Two UT alumni will be returning to Austin this week to read from their works, but two more thematically divergent works it would be hard to imagine. Christian McLaughlin, a Los Angeles-based television writer formerly of Married... With Children, will be reading from Sex Toys of the Gods, his second work of gay fiction following 1994's Glamourpuss, an outrageous but deadpan novel set mostly in Austin. As an RTF major, McLaughlin involved himself in TV production; his senior year he produced The Boys of Cell Block Q at Capitol City Playhouse before he had even graduated. He made a deal with his best friend and fellow Clueless writer Valerie Ahern that, after they graduated from UT, if she could go to Los Angeles and obtain an agent for their writing within three months, he would follow her there and entirely forsake his enrollment at UT Law School. Ahern amazingly got an agent, who later turned out to be a true dud, so three difficult years still lay ahead for the team before they really broke into television writing. McLaughlin's novels read quickly with plot point after plot point racing past the reader, much like a soap opera. I spoke with McLaughlin when he was last in town for the Austin Heart of Film Conference, appearing there as a panelist; from what he told me then about his Friday November7, 7pm reading at Book People, suffice it to say that Christian McLaughlin puts much more energy into his readings than most authors.

Be assured as well that Joseph Skibell puts plenty of energy into his readings, but of a different sort. A member of the first graduating class of the Texas Center for Writers, Skibell has recently published A Blessing on the Moon with Algonquin Books. Only two months after he finished writing the book, the manuscript was in Algonquin's hands. That rather amazing process worked something like this: Texas Center for Writers director Jim Magnuson displayed his enthusiasm for the work by helping Skibell find an agent in New York's Wendy Weil, who immediately decided to represent Skibell and began to put the manuscript up for auction, which in the publishing world means that an agent makes it known to publishing houses that he or she has a manuscript that the houses can make an offer on. Algonquin purposefully preempted Weil's auction of the book by making an offer that Skibell says he and his wife couldn't refuse since it was a nice offer and Algonquin clearly seemed enthused by the work. Moon has garnered excellent reviews nationwide and is one in a line of works of recent fiction that have brought attention to the quality of the Texas Center for Writers program. Skibell particularly credits the program's interdisciplinary nature for coercing him to realize that he could in fact write fiction when all along he entered the program with an intention to focus on playwriting. But he also credits James Michener's "stunning example of generosity," calling him a writer whose works will be read for "hundreds of years." Skibell will be reading Tuesday, November 11, 7:30pm, in the fourth floor auditorium of the Harry Ransom Humanities Research Center, 21st and Guadalupe on the UT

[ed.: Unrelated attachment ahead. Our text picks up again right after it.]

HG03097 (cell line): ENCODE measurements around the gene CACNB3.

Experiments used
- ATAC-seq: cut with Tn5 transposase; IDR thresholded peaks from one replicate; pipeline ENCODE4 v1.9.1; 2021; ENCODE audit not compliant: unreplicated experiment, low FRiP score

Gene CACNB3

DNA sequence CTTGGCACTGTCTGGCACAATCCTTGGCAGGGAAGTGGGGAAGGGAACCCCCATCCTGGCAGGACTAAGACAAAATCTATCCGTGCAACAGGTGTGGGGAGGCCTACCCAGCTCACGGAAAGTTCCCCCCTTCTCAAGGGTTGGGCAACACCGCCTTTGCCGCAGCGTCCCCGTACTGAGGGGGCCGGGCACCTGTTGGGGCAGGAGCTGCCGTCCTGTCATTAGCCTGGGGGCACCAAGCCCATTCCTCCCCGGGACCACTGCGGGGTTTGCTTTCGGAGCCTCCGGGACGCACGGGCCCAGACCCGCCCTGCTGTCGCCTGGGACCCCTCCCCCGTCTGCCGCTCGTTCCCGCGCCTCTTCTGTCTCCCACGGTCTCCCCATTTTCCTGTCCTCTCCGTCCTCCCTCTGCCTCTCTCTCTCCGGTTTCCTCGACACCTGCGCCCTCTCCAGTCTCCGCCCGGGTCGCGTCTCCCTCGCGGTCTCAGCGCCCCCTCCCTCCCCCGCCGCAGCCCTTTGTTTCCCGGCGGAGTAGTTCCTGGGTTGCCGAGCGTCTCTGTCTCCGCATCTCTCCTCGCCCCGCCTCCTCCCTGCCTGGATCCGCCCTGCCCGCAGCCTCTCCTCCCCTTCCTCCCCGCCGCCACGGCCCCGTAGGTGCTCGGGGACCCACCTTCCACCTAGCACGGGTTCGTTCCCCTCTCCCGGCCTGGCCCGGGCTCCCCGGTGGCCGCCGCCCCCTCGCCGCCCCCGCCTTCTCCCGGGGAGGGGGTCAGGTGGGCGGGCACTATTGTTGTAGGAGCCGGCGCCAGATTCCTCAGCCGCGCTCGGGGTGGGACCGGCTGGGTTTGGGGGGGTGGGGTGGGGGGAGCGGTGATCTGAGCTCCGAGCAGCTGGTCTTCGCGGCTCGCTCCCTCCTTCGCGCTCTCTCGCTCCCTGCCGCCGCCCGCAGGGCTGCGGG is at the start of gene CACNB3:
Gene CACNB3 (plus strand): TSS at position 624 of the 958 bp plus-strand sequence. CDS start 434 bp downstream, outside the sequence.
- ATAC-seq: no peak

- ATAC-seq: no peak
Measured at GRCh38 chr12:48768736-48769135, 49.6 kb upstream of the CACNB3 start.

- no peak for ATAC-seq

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More Postscripts
The last time we heard about Karla Faye Tucker, she was being executed; now, almost four years later, there's a new novel about her. Or about someone very like her. And Beverly Lowry's classic Crossed Over, a memoir about getting to know Karla Faye Tucker, gets a reissue.

Clay Smith, Jan. 18, 2002

Not one day back from vacation and the growing list of noble souls who need to be congratulated is making Books Editor Clay Smith uneasy.

Clay Smith, Jan. 11, 2002

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